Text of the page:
M+B is pleased to announce the exhibition “My Shadow, My Opponent,” color photographs by thirty-two year old artist Jehad Nga. Acclaimed for his deeply felt chronicles of people enduring war, poverty and violence in Africa and Iraq, he here turns his attention to men who train for the Kibera Olympic Boxing team in Kenya. With remarkable sensitivity, he captures their intensity, hopefulness and resilience, creating unforgettable portraits by finding the most dramatic light and recognizing the telling moment.
Just shooting these photographs took tremendous ingenuity. Kibera, the world’s largest slum, poses incredible obstacles for outsiders. Though Nga lives in nearby Nairobi, which he uses as a base to cover Somalia, he wasn’t sure how to tackle a place with so many rich stories describing it “as a monster few have been able to win over.” But boxing offered him a way in. He liked that it was not a team sport, but one that pitched only one man against another, and he also liked its lonesome element. He was after the moments of rest not violence, finding something meditative beneath the mania. Consequently, many of his photos show the men simply with the heads bowed or their hands wrapped in cloth to protect their knuckles.
Along with their poetic humanity, Nga’s photographs are most distinctive for their lighting. His subjects appear in half-light or in the shadows, with their bodies and faces never fully revealed. Lighting dictates the direction his photos take. “I like the arrangement that comes about when I have only one light source and various subjects that I need to need to shoot,” he says. “The lightning's direction cannot be altered so I have to stand by and either wait for it to be where it is needed or for the circumstances to shift to my advantage.”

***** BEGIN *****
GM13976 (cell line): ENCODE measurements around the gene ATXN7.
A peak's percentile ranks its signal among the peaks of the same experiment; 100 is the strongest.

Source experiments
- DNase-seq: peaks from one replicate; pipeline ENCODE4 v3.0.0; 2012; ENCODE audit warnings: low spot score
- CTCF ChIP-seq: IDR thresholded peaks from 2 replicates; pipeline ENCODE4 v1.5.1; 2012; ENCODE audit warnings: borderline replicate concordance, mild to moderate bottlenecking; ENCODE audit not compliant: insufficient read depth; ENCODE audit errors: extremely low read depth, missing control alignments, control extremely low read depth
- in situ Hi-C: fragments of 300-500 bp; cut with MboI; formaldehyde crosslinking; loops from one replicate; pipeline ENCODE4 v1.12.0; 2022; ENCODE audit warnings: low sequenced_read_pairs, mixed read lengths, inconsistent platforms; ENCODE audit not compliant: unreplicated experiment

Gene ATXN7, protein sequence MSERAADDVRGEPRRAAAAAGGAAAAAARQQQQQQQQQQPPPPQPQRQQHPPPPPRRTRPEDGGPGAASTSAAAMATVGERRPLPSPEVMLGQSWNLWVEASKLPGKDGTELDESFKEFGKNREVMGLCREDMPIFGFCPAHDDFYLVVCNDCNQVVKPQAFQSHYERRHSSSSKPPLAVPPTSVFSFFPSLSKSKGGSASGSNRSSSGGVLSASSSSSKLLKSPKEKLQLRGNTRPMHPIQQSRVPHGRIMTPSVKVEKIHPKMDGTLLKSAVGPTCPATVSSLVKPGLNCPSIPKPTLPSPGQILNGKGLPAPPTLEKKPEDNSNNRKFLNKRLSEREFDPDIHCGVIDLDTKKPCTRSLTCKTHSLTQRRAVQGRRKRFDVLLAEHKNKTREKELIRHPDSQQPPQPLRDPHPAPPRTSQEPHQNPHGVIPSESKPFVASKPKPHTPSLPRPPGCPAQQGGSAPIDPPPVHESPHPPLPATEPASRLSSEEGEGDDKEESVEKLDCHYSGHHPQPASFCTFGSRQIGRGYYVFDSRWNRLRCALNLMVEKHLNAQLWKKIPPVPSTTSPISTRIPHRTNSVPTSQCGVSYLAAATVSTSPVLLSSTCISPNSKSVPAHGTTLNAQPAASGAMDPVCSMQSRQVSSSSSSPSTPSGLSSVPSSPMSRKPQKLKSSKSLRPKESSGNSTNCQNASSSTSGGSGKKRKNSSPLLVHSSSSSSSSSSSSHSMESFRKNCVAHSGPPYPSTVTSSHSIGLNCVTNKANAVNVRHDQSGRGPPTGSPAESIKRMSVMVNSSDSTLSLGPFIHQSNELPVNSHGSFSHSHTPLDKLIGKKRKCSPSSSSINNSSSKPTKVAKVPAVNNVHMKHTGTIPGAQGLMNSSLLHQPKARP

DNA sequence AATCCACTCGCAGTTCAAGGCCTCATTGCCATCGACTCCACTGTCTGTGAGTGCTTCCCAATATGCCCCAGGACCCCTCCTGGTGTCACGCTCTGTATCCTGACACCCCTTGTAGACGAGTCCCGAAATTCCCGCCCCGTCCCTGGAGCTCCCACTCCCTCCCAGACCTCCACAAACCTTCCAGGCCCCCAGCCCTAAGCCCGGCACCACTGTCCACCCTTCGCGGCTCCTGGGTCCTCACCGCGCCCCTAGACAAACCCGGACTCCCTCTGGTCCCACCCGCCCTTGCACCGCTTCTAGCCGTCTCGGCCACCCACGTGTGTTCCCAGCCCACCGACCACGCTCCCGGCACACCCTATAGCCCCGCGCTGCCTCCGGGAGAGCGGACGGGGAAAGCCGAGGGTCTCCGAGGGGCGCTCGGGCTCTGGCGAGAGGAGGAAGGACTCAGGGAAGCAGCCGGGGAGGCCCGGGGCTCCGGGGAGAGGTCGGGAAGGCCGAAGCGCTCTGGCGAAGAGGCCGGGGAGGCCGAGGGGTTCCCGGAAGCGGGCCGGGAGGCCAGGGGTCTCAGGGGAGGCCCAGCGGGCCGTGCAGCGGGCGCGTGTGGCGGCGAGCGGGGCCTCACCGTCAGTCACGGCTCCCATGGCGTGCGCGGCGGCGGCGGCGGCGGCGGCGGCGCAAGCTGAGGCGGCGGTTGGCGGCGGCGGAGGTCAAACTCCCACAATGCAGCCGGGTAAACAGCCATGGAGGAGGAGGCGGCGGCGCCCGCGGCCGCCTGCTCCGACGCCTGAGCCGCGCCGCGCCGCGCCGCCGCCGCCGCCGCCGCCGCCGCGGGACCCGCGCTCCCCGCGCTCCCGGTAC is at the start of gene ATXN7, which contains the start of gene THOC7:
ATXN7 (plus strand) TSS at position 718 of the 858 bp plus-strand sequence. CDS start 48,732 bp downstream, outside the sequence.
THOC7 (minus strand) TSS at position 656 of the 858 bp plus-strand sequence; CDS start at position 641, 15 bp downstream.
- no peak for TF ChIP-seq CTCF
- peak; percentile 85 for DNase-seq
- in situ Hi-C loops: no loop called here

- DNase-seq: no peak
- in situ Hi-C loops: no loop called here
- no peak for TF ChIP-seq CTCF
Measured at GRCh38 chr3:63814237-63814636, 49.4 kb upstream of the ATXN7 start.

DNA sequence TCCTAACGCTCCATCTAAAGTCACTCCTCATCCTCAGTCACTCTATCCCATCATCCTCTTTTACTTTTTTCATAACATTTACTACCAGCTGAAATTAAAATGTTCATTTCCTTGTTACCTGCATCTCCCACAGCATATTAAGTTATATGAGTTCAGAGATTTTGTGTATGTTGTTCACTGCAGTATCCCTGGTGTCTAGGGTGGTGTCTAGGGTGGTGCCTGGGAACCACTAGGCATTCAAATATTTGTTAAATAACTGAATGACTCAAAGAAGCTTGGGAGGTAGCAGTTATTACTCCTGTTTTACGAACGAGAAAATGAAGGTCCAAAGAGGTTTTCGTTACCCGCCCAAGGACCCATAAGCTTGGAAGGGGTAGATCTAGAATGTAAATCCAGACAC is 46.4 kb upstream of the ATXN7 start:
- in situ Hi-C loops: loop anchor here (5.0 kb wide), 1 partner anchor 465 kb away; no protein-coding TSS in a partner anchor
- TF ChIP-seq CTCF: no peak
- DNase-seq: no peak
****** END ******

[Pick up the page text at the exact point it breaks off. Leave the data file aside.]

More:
Nga does not keep a distance between himself and his subjects. He realized that these men boxed to escape and defend themselves the misery of Kibera, the joblessness, violence, crime and overwhelming futility. Walking around with them, he saw that the community held them in great respect. “People invest a lot of hope in them,” he said. “If they succeed, they take a bit of everyone with them to better places. They recognize that and so do the people.” Knowing that they only have two pairs of gloves for the 30 of them, he was planning on returning to provide them with more equipment.
Over recent years, Nga has covered Somalia, Kenya, Iraq, Liberia, Libya, Darfur, Ethiopia and Iran, providing stories for numerous major publications like The New York Times, The Los Angeles Times, Time, Fortune and Forbes magazines. He has also won several honors, most recently, being selected for American Photo magazine's Emerging Artists 2007 issue and for World Press Master Class 2008. He also earned Picture of the Year International Award in 2005 and 2006 for coverage of the war in Darfur, the Chad refugee crisis and Operation Steel in Iraq. The Chinese International Press Photographers awarded him first, second and third places for his coverage of Uganda, Chad and Darfur, and Photo District News named him to its “Top 30 Under 30” in 2005. He has held exhibitions in New York and the DeCordova Museum in Massachusetts, and his work can be found in the collections of the Davis Museum in Massachusetts, the Boston Museum of Fine Art and the Elton John Photography Collection. This is his second exhibition at M+B.